Pitching sees a rise in dominance as the decade progresses, thanks to commissioner Ford Frick’s commandment that the strike zone be expanded to counter the explosion of home runs. Sandy Koufax and Bob Gibson are among those who rise to preeminence from their positions on the mound. As pitching becomes the ruling force in the game, there comes a decline in home runs being hit. This, in turn, contributes to the decline in fan interest in the game.
This time period also sees changes as far as the growth of the league. The success and profitability of the San Francisco Giants and the Los Angeles Dodgers in the west brings the league to consider other ways in which to spread the game throughout the country. Four new teams were added to Major League Baseball. We see the birth of the California Angels, the Washington Senators became the Minnesota Twins, then a newer Senators team moved to Arlington and became the Texas Rangers. The New York Mets and the Houston Colt .45s (later the Astros) also joined the National League. The Braves would move from Milwaukee to Atlanta and the Athletics moved to Oakland. After just one season, the Seattle Pilots left for Milwaukee and became the Brewers, and towards the end of the decade the Royals were established in Kansas City and the Expos in Montreal. (I’m sure I must be missing one or more others here, and for that, I apologize.)
At the beginning of the decade, Ebbets Field met its fate with a wrecking ball painted to resemble a baseball. Jackie Robinson, who had once played at Ebbets, now worked and fought for civil rights, and Branch Rickey, who was the force behind integration in Major League Baseball, passed away in 1965. The Polo Grounds became the home of the New York Metropolitans, led by the one and only Casey Stengel, now getting along in years. Suffices to say, the Mets weren’t very good in those early years. Eventually, Stengel would retire from baseball. After that, the same wrecking ball that took out Ebbets Field would also bring down the Polo Grounds. The Mets moved into Shea Stadium, and by the end of the decade transformed into the “Miracle Mets,” winning the 1969 World Series.
In this inning, we meet Pete Rose and see bits about Ernie Banks, Frank Robinson, Carl Yastrzemski, Whitey Ford, Roberto Clemente, and many, many others. Sandy Koufax seemingly retires almost as quickly as he broke into the league and became the youngest player ever inducted into the Hall of Fame. In Baltimore, Earl Weaver became manager of the Orioles. One of the greatest managers of all time, the Orioles became the dynasty of the decade under Weaver.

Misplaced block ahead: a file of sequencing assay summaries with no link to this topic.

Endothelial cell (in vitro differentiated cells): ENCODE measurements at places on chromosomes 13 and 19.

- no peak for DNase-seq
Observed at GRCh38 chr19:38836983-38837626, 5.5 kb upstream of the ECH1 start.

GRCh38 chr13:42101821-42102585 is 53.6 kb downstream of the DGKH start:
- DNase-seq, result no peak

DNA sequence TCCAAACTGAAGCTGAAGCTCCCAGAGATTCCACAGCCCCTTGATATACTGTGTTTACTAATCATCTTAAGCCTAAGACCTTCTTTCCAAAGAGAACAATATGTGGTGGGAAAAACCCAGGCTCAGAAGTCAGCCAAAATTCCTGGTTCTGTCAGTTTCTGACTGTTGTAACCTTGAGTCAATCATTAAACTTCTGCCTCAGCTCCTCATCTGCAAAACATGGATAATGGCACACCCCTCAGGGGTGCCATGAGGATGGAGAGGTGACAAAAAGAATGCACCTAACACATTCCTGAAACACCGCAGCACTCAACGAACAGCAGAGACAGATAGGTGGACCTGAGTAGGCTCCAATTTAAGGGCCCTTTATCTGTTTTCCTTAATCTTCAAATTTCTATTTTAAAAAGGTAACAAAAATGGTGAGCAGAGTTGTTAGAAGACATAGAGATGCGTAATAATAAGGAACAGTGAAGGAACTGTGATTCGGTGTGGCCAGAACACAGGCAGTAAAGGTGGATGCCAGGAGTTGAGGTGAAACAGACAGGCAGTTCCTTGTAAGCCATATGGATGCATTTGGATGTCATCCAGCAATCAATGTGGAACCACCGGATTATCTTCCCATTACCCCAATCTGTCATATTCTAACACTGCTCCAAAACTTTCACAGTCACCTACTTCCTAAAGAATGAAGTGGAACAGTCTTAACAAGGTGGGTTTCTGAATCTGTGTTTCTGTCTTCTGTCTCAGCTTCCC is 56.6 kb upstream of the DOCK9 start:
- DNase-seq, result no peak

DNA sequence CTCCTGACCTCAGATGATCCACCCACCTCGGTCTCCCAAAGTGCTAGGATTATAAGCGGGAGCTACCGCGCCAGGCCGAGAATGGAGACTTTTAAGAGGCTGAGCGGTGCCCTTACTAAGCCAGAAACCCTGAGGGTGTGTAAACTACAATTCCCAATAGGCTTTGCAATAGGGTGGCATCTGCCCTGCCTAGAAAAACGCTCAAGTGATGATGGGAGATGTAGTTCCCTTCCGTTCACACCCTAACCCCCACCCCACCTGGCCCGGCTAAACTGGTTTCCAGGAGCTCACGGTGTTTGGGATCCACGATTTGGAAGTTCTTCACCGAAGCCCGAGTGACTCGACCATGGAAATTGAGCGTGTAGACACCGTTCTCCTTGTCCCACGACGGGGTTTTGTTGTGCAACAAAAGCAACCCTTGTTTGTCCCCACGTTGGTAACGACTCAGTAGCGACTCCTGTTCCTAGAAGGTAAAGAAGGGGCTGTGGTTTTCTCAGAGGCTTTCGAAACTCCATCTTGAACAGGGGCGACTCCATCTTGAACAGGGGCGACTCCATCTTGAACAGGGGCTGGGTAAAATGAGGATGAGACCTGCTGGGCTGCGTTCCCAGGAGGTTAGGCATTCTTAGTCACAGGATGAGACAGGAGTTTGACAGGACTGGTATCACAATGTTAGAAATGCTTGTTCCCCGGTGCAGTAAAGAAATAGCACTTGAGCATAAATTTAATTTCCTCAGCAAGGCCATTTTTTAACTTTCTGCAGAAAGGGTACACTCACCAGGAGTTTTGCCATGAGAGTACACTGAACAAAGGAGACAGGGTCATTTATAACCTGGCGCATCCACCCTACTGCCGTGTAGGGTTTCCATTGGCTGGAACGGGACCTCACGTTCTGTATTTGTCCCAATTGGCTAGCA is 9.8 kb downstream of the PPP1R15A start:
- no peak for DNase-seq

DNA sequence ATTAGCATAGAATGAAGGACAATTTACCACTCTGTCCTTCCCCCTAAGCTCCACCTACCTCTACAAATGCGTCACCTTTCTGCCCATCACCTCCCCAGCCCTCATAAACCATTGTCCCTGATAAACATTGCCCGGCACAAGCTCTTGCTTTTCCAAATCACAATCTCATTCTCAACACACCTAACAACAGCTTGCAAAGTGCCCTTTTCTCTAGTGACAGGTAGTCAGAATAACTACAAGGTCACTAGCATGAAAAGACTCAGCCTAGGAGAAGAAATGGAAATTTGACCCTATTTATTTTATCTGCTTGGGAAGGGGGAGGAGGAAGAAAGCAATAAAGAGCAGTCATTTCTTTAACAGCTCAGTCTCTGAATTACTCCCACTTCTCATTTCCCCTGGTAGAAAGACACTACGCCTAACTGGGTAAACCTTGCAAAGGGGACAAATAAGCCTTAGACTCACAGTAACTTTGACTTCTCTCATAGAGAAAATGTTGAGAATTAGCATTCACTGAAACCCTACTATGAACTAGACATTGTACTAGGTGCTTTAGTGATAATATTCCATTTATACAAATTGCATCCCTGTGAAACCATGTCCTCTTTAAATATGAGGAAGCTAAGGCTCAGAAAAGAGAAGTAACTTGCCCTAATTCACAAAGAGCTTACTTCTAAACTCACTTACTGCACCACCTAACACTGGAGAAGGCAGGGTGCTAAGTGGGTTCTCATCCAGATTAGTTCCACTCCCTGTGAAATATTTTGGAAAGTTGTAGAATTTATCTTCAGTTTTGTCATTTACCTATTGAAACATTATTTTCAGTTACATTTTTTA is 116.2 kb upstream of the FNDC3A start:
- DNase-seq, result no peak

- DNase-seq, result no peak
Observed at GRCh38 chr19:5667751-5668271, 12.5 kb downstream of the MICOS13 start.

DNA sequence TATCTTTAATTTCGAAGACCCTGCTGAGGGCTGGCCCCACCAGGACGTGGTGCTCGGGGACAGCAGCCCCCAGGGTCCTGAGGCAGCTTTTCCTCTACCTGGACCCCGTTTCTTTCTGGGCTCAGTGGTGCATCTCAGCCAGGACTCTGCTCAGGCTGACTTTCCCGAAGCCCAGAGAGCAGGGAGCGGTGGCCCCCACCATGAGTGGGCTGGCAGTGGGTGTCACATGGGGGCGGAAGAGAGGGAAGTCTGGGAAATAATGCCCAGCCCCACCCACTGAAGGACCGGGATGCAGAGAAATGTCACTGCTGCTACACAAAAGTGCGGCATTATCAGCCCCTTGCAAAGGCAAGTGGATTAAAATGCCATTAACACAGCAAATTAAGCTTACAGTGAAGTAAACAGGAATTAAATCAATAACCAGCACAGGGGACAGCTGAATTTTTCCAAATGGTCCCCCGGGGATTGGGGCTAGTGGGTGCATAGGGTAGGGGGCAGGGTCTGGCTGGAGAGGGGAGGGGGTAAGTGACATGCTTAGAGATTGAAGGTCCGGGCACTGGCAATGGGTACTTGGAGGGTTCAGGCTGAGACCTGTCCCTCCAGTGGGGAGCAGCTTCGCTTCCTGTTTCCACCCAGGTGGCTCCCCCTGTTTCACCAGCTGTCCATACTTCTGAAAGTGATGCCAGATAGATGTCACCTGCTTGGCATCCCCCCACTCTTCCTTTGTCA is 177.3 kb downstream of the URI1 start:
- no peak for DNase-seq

In this decade, we also meet Marvin Miller. Miller became the Executive Director of the Major League Baseball Players Association in 1966. The players loved having Miller speaking on their behalf, but baseball owners, unsurprisingly, hated having Miller around. He was a man who Red Barber would call “one of the two or three most important men in baseball history.”
By the end of the disc, we learn about Curt Flood’s battle against the reserve clause, which at this point is only just beginning. Flood learned that he was to be traded from St. Louis to Philadelphia, and in the face of the racism he knew he would face in Philadelphia, he decided to oppose the trade. This flew in the face of the entire history of baseball business.
I think my favorite feature of this disc comes in all the arguments defending baseball. In spite of George Carlin’s comedy routine that makes baseball seem like a slow, sissy sport, baseball continues to be referred to as America’s National Pastime for good reason. Sure, football is faster and perhaps more suitable to the 30-second attention span that now dominates our culture (though, more recently, football also seems to be declining in popularity). But baseball’s place in the American psyche runs deep, and in a lot of ways, it is the very nature of its leisurely pace that makes it so appealing.
Here’s a good, and important, infographic from the Huffington Post that takes a look at the racial makeup of Major League Baseball. Jackie Robinson may have broken the color barrier in 1947, but as the graphic points out, that didn’t change the economic barriers to playing baseball. And, let’s be honest, this is an expensive sport. On the other hand, Robinson’s debut into the majors did also open the doors for Latinos in the MLB, and given the talent it has introduced, this is definitely a great thing.